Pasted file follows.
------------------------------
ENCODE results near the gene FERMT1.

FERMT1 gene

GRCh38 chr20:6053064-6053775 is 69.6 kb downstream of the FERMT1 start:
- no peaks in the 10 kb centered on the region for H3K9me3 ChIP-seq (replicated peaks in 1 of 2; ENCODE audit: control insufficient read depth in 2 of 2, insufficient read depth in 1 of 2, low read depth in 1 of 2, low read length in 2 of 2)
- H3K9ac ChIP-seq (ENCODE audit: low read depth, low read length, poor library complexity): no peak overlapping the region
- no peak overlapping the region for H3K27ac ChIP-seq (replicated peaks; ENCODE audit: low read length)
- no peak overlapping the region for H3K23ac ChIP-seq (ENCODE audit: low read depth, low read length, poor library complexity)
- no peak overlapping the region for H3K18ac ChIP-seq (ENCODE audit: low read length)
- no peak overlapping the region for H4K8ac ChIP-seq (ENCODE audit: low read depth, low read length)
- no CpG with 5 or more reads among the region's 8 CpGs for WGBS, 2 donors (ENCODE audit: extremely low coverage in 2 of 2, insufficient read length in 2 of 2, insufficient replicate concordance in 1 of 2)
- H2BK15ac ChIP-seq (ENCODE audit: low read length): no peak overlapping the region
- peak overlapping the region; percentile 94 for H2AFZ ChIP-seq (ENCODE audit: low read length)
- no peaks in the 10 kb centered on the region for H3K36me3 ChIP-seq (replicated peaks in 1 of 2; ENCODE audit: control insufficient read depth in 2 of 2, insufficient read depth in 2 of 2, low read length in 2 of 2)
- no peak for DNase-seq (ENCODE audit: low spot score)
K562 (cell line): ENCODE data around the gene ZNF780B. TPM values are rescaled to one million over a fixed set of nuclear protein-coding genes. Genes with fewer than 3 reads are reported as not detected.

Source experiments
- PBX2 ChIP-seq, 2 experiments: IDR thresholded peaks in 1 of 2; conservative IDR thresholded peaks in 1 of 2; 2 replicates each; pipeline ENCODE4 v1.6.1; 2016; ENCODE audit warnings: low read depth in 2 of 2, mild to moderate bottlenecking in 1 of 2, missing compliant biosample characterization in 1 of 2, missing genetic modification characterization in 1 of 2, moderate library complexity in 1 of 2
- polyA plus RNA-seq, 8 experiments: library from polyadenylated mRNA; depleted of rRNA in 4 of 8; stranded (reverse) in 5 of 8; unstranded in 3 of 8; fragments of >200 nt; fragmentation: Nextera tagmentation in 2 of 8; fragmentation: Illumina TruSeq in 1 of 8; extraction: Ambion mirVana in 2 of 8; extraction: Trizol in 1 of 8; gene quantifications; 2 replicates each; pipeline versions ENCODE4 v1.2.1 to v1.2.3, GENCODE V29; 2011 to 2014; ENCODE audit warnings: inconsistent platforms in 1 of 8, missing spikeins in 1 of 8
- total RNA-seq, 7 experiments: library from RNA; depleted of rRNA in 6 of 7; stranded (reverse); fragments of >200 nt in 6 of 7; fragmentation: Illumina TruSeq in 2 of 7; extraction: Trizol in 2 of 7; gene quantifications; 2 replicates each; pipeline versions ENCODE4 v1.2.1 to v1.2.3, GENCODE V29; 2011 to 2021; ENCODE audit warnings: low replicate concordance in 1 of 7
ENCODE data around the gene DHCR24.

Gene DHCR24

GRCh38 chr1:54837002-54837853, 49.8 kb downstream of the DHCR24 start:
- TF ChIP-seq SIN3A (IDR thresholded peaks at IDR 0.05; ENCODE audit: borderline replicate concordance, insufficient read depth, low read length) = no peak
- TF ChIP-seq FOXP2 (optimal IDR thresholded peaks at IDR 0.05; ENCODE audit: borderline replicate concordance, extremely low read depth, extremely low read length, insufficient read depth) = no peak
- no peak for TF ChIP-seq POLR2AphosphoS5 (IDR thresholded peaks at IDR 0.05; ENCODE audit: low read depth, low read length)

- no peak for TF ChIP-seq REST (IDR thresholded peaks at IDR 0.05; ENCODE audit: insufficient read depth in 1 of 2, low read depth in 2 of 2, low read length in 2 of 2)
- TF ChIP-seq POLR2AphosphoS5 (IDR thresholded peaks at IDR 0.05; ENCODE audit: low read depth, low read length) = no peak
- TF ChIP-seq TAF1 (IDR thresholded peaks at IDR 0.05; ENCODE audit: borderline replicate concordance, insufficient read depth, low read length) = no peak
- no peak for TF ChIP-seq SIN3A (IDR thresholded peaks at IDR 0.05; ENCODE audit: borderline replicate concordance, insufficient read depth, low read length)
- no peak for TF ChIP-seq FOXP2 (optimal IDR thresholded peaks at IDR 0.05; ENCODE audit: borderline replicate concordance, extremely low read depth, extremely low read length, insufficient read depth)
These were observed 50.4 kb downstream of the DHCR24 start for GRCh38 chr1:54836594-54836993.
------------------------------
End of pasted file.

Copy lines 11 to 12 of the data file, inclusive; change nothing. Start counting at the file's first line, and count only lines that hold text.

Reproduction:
- H2BK15ac ChIP-seq (ENCODE audit: low read length): no peak overlapping the region
- peak overlapping the region; percentile 94 for H2AFZ ChIP-seq (ENCODE audit: low read length)